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Hoffmann, R. A wiki for the life sciences where authorship matters. Nature Genetics (2008)

Molecular basis of weak D phenotypes.

A Rhesus D (RhD) red blood cell phenotype with a weak expression of the D antigen occurs in 0.2% to 1% of whites and is called weak D, formerly Du. Red blood cells of weak D phenotype have a much reduced number of presumably complete D antigens that were repeatedly reported to carry the amino acid sequence of the regular RhD protein. The molecular cause of weak D was unknown. To evaluate the molecular cause of weak D, we devised a method to sequence all 10 RHD exons. Among weak D samples, we found a total of 16 different molecular weak D types plus two alleles characteristic of partial D. The amino acid substitutions of weak D types were located in intracellular and transmembraneous protein segments and clustered in four regions of the protein (amino acid positions 2 to 13, around 149, 179 to 225, and 267 to 397). Based on sequencing, polymerase chain reaction-restriction fragment length polymorphism and polymerase chain reaction using sequence-specific priming, none of 161 weak D samples investigated showed a normal RHD exon sequence. We concluded, that in contrast to the current published dogma most, if not all, weak D phenotypes carry altered RhD proteins, suggesting a causal relationship. Our results showed means to specifically detect and to classify weak D. The genotyping of weak D may guide Rhesus negative transfusion policy for such molecular weak D types that were prone to develop anti-D.[1]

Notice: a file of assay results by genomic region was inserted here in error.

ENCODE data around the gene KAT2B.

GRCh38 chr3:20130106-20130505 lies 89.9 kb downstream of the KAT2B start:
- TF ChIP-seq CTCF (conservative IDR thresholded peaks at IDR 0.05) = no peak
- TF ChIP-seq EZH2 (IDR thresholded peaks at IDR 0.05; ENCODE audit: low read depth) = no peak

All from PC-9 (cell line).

1. Molecular basis of weak D phenotypes. Wagner, F.F., Gassner, C., Müller, T.H., Schönitzer, D., Schunter, F., Flegel, W.A. Blood (1999) [Pubmed]
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